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Low Levels of Vitamin K and Vitamin D Associated With High Blood Pressure

Hypertension is a major risk factor for cardiovascular disease, the leading killer in the United States. A recent study suggests that having low levels of both vitamin D and vitamin K may be associated with higher blood pressure and an increased risk of developing hypertension.

Participants in the study included 402 people with incident hypertension and 231 participants who did not have hypertension at the beginning of the study. All of the participants took part in the Longitudinal Aging Study Amsterdam, which included Dutch people between the ages of 55 and 65 and included 6.4 years of data collection.

After examining the data, the researchers determined that low levels of vitamin D and vitamin K were associated with a 4.8 mmHg increase in systolic blood pressure and a 3.1 mmHg increase in diastolic blood pressure. They also found that low levels of the vitamins were associated with a 62% increase in risk of incident hypertension.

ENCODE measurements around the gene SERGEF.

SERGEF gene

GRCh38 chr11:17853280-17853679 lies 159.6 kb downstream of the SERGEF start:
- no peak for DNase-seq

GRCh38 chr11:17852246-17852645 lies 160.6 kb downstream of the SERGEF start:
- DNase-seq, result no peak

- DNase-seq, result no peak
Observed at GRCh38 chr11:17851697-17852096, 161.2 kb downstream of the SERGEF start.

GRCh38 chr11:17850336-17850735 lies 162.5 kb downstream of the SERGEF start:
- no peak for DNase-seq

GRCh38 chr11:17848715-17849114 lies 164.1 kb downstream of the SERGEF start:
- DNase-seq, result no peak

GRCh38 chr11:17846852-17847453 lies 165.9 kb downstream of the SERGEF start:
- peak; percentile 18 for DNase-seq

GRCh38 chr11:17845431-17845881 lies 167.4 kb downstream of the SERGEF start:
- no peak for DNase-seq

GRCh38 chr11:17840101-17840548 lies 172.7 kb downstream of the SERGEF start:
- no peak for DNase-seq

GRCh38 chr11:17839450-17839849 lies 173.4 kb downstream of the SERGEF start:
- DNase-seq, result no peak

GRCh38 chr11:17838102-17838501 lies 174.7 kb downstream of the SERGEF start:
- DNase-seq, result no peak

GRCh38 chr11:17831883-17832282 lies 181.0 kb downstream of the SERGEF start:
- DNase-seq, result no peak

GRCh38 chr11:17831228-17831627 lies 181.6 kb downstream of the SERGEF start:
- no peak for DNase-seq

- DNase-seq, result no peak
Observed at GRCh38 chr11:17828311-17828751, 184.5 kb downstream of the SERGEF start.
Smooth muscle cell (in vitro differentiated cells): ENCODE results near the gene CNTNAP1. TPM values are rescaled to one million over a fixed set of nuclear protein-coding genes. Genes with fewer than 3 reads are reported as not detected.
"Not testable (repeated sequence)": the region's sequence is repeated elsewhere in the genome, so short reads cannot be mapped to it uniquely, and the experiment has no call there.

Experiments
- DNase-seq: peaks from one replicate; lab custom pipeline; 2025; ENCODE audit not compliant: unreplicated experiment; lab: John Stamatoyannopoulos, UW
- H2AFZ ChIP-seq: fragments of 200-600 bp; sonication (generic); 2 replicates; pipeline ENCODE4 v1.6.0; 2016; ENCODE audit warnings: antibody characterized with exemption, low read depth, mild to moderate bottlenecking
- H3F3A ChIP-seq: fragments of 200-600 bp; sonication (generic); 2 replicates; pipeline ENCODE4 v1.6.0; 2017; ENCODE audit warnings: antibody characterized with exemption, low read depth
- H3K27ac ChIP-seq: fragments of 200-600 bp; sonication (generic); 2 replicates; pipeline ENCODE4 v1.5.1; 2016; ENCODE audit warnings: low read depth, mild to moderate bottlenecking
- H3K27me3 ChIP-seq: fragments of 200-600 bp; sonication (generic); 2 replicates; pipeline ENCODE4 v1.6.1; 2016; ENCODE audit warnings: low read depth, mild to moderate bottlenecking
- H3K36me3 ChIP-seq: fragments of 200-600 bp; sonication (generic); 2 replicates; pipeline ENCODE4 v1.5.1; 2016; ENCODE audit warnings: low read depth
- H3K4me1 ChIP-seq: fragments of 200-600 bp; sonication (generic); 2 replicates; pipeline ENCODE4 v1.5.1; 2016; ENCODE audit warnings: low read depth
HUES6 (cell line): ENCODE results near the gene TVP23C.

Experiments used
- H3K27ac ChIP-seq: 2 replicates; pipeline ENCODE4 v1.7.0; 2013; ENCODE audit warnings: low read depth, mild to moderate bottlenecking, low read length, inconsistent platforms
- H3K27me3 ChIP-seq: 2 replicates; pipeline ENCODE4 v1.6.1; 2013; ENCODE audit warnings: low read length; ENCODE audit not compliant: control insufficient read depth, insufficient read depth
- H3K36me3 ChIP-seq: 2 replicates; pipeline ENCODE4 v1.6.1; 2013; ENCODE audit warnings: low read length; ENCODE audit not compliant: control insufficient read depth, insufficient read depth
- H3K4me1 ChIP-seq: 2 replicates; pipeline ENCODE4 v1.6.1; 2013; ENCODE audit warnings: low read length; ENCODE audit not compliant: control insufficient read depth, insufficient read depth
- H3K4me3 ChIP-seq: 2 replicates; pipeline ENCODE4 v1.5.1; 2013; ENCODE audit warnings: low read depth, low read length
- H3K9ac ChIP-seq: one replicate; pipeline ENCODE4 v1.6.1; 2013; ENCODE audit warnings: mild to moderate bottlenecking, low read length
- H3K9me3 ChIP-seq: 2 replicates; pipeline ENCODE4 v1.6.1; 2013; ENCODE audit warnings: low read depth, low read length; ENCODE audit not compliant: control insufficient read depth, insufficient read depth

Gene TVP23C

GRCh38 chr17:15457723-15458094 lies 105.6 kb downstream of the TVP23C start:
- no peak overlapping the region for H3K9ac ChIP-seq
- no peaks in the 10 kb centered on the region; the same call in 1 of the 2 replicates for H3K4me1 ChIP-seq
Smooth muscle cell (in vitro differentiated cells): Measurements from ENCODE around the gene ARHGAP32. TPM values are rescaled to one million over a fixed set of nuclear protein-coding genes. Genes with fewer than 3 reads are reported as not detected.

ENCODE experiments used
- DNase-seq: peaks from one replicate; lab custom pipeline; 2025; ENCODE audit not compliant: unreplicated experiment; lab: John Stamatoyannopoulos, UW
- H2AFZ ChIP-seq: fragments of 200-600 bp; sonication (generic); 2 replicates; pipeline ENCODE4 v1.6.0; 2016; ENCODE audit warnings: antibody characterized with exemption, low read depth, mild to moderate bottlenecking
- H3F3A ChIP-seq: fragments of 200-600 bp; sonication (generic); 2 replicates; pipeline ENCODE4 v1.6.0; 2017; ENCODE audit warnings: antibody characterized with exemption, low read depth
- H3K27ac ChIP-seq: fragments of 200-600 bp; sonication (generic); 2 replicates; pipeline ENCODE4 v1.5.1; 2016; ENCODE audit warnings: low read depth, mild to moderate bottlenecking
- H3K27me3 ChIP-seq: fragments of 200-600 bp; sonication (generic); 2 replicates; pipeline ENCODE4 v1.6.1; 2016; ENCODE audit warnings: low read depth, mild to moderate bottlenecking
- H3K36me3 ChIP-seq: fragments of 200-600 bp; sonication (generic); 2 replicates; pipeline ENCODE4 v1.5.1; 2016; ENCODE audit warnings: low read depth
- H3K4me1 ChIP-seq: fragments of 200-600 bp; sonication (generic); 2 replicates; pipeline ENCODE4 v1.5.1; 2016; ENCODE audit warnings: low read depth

Researchers from University Medical Center Utrecht led the study. It was published online ahead of print on April 10, 2017, in the journal Hypertension.

Previous studies have associated vitamin D with improved lipid profiles in diabetics, lower risk of asthma and allergies in children, reducing the risk of skin damage, reducing the risk of osteoporosis, combating diabetes, lower risk of cognitive decline, and improving age-related macular degeneration.

Vitamin D can be found in milk, fortified cereals, fish, and eggs. Your body also processes vitamin D from the sun but it becomes harder for our bodies to process it as we age. A high-quality vitamin D supplement is also a good option if you feel that you’re not getting enough through diet and sun.

Previous studies have linked vitamin K to bone and cardiovascular health, as well as a reduced risk of prostate cancer. Vitamin K comes in two main forms: K1 (phylloquinone) and K2 (menaquinones). Vitamin K1 is found in green leafy vegetables and makes up approximately 90% of the vitamin K consumption in a western diet.

Vitamin K2 is harder to attain from food sources and therefore makes up only 10% of consumption. It is most common in fermented foods such as cheese but can also be found in meat and soybeans. Both vitamin K1 and K2 are also available in supplement form.

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